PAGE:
If you look at a stand of these reeds, you can see them doing exactly that - all the leaves line up in one direction, as though someone has carefully combed them.

And if you take hold of one and gently move it around the stem, you can see how it happens.

Go on, get out there and try it for yourselves, it's amazing!

Anyway, that broke the ice, and we wandered on through the reserve, stopping every few paces to find and ID the next plant. Unfortunately I didn't make a note of what we found as we found it, so I can't give you a list - sorry! We didn't find the Clinopodium calamintha (Lesser Catmint), but then we weren't really sure if we'd actually found the medieval bank or not.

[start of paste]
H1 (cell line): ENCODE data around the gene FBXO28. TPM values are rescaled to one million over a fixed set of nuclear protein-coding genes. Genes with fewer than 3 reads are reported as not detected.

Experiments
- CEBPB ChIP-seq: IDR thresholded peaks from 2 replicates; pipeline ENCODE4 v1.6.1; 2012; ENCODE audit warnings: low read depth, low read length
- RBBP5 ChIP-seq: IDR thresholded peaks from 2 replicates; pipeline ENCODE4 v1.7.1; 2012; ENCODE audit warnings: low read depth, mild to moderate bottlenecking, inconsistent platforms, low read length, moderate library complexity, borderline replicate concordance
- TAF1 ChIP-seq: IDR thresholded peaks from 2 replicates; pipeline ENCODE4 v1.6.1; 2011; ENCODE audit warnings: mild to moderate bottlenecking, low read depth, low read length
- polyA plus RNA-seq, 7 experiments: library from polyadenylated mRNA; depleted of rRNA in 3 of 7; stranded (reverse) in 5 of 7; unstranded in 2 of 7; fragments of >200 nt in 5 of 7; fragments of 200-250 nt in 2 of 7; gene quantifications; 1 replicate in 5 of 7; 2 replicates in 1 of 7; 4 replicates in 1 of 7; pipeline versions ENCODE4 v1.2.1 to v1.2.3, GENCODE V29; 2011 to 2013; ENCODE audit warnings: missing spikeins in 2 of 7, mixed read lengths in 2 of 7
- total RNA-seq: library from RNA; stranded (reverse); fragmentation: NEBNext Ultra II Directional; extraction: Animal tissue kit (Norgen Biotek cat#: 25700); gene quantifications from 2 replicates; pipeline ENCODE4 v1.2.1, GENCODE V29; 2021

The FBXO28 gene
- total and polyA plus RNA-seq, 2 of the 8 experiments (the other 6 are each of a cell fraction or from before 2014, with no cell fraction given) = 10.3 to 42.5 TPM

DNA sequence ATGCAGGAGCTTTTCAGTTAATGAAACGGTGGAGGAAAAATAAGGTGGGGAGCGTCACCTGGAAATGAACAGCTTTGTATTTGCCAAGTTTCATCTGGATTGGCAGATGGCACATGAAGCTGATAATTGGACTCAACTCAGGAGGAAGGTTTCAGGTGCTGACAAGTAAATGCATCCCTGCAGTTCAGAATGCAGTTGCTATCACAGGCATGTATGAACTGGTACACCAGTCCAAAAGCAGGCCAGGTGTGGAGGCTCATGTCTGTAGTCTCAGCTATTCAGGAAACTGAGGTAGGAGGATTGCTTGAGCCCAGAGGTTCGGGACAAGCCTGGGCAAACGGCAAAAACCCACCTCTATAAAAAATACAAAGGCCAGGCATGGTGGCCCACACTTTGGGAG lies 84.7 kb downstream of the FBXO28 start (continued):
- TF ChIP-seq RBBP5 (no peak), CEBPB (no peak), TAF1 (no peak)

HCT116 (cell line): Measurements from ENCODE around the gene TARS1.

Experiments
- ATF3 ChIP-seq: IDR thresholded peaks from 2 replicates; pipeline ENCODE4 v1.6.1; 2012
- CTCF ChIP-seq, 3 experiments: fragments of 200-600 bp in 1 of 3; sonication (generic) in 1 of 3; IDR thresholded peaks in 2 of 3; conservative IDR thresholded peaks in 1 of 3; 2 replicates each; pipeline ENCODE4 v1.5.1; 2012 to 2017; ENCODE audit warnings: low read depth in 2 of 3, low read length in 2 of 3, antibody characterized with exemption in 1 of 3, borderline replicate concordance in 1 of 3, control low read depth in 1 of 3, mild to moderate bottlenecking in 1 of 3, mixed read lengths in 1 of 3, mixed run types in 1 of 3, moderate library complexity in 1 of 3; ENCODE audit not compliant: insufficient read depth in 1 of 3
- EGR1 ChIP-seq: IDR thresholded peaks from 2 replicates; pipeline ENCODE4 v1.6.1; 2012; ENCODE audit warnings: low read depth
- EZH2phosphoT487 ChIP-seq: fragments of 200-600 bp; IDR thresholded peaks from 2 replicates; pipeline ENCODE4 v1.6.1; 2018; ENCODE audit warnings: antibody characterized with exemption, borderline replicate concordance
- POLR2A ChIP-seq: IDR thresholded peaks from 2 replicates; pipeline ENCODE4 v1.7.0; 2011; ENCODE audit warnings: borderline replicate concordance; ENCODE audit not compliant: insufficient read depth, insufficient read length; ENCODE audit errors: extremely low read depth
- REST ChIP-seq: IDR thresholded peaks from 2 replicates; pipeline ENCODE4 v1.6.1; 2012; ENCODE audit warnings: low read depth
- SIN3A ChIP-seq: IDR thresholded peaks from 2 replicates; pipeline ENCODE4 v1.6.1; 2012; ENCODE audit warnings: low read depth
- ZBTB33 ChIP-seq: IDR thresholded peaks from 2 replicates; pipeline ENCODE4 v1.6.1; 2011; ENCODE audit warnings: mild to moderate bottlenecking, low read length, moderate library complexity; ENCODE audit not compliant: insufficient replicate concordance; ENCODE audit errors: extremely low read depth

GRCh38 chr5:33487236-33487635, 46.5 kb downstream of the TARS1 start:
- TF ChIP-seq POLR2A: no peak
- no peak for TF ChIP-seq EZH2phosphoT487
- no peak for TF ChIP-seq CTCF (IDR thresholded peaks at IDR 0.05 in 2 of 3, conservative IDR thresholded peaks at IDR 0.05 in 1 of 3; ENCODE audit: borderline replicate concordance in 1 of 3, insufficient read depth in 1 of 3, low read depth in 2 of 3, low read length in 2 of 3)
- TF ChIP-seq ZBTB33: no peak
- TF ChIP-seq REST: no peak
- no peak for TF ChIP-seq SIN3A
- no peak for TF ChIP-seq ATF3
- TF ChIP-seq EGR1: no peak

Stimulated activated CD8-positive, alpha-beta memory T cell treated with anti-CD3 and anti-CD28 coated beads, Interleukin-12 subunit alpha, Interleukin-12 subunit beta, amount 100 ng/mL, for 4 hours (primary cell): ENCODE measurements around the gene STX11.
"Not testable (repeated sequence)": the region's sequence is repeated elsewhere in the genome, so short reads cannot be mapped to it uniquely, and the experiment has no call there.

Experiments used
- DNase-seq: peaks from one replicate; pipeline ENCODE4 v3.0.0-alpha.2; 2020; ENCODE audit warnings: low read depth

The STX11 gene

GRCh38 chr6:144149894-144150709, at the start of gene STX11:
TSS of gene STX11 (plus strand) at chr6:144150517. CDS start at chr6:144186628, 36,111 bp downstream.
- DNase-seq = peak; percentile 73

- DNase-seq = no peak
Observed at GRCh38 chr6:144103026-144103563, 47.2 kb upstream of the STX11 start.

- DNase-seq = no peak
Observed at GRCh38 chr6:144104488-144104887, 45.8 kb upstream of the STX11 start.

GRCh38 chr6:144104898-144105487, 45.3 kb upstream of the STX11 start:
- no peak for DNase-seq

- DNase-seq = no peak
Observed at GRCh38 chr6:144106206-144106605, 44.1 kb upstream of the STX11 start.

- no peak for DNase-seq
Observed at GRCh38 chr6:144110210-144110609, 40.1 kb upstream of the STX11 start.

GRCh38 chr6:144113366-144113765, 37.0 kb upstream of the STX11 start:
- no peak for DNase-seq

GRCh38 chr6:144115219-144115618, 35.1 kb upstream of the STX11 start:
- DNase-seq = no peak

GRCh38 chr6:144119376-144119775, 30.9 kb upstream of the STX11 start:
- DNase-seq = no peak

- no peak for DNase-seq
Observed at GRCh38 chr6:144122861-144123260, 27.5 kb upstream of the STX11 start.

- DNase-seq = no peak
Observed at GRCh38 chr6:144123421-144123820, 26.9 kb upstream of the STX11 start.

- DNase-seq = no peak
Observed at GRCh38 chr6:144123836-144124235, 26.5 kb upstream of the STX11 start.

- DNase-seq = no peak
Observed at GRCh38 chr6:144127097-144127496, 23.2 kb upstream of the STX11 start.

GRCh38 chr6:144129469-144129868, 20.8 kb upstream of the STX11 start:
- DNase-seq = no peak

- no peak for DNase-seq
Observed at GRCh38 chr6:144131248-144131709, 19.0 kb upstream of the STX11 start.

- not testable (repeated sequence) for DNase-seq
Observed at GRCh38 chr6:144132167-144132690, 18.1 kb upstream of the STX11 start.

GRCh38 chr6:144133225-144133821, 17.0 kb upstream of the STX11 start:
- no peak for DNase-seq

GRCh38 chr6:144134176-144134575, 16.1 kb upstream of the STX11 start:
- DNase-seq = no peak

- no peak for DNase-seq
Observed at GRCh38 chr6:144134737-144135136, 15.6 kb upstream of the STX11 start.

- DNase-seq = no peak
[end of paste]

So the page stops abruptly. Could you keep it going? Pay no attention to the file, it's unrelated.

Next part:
However, for a first outing we all enjoyed ourselves, and as dusk fell, we realised that we'd only actually gone about half-way through the reserve.

So I'm sure we'll go back there again some time.

Friday, 17 August 2012

This is why I'm not a "garden designer"

One of my clients very kindly saves the gardening section of the Telegraph for me each week, and I find it very useful for keeping up with what is current, in the eyes of the general public.

Last week's one has a feature on Joe Swift, freshly recovered from his first (and last, he says!) appearance at Chelsea as a competitor, rather than a commentator.

Now, I have a qualification in garden design, but I never, ever call myself a garden designer: prior to reading Joe's comment, I would have said for two reasons, but now I shall add his reason to my list.

His reason? He made the following comment:

"I haven't gone down the garden-designing route because the people with enough money to let you do a proper garden tend to be very controlling."

(If you want to read the article, it's here.)

How very perceptive!